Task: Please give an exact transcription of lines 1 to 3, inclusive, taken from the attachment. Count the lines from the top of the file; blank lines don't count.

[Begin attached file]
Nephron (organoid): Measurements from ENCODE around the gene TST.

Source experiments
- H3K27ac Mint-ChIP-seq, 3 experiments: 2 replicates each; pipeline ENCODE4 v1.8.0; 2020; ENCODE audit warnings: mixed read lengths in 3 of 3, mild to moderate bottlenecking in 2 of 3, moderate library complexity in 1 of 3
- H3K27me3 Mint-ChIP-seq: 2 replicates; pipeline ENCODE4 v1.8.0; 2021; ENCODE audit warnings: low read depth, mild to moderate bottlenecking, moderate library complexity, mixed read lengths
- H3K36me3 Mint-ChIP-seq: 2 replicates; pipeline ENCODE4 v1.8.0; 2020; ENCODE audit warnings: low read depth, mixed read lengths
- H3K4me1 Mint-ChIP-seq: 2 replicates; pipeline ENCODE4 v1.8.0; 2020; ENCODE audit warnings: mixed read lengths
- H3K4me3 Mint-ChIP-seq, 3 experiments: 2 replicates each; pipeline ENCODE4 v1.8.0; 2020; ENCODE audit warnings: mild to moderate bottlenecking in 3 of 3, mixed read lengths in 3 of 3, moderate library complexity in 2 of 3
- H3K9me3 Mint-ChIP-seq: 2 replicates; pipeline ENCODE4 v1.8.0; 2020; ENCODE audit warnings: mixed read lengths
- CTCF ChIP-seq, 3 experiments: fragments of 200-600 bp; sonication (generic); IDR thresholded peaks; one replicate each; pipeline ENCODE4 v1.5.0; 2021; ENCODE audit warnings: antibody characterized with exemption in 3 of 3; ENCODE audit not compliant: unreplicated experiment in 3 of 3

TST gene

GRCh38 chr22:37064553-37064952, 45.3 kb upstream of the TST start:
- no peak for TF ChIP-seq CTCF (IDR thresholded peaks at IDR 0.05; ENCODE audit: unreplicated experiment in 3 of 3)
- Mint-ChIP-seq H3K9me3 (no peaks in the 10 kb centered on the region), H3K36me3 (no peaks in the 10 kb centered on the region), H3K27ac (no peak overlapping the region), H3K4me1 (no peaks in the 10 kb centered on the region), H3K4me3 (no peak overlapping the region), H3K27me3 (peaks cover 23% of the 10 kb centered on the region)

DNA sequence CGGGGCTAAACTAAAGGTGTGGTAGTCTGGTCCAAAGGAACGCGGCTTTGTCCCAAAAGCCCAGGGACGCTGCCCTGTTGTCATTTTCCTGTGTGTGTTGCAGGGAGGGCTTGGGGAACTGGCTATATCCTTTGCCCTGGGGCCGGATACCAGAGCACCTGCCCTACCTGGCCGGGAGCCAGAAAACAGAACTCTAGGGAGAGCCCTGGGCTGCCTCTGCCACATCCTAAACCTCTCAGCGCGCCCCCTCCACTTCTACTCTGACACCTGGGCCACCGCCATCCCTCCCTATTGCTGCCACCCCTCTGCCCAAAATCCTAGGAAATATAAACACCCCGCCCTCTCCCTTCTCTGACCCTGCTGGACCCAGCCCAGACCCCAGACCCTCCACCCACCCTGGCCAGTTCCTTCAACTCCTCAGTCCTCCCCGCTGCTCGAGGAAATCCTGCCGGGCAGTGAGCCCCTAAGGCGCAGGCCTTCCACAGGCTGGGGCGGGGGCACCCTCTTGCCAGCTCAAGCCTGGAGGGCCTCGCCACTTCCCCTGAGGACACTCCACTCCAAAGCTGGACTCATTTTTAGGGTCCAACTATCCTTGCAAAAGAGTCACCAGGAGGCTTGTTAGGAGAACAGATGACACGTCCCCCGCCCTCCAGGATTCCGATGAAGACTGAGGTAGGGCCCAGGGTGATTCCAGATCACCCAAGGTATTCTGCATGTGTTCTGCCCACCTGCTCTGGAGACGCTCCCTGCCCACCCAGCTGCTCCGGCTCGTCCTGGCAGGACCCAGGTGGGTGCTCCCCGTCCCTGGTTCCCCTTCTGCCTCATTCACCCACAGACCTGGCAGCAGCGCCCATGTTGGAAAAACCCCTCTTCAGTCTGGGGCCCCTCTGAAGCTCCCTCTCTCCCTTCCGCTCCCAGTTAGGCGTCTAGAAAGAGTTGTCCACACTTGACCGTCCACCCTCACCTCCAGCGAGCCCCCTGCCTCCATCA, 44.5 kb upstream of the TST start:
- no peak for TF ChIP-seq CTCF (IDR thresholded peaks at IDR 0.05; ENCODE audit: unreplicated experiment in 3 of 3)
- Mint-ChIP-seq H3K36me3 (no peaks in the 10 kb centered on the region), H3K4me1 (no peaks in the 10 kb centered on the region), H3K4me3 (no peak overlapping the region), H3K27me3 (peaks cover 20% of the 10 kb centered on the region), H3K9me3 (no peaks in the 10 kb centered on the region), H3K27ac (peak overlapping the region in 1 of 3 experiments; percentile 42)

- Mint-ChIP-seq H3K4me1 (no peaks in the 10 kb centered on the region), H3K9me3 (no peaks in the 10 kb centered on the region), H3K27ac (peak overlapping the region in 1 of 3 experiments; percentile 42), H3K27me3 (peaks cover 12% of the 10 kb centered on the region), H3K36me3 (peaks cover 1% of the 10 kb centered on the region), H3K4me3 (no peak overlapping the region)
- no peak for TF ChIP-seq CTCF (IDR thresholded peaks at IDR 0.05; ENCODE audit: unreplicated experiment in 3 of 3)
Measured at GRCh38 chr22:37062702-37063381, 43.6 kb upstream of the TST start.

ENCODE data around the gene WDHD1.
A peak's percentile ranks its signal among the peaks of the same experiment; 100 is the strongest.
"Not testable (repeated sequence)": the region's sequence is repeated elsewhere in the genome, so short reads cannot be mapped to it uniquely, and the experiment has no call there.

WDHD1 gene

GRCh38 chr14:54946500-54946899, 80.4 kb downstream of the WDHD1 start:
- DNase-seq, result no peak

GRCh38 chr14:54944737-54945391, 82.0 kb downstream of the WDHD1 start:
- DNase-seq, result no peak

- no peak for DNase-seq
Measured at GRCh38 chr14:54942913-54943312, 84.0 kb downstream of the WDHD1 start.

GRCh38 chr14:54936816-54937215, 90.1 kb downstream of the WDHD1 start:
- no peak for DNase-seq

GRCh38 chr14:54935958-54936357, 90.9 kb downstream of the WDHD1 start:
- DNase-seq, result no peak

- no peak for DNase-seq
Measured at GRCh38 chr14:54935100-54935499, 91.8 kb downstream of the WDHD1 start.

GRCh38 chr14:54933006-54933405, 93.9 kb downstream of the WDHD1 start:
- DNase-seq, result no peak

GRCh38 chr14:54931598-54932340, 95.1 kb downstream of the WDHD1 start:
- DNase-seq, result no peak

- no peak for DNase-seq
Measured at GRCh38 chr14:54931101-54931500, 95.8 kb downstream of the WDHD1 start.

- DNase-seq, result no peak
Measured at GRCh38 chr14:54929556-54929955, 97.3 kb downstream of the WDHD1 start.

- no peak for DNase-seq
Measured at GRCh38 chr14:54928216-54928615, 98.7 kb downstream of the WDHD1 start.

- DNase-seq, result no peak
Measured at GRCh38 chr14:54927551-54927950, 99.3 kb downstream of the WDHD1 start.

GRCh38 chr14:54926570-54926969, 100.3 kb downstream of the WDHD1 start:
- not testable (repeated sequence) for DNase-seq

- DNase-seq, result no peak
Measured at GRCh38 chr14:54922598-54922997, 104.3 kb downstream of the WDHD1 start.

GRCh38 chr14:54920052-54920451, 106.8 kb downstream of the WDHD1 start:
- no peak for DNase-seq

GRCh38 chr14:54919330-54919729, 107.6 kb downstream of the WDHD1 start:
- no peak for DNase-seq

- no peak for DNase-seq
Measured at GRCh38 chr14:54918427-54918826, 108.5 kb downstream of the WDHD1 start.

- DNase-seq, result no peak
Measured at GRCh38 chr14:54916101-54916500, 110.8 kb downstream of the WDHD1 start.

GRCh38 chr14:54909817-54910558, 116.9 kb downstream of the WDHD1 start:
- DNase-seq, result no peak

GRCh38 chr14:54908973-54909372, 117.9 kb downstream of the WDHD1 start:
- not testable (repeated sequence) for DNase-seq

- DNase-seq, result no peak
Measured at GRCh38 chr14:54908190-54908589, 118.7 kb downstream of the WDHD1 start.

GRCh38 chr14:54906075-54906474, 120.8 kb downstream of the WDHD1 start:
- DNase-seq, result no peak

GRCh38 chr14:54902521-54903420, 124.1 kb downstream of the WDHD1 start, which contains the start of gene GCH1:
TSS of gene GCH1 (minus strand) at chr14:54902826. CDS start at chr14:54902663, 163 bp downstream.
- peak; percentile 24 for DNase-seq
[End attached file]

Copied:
Nephron (organoid): Measurements from ENCODE around the gene TST.

Source experiments
- H3K27ac Mint-ChIP-seq, 3 experiments: 2 replicates each; pipeline ENCODE4 v1.8.0; 2020; ENCODE audit warnings: mixed read lengths in 3 of 3, mild to moderate bottlenecking in 2 of 3, moderate library complexity in 1 of 3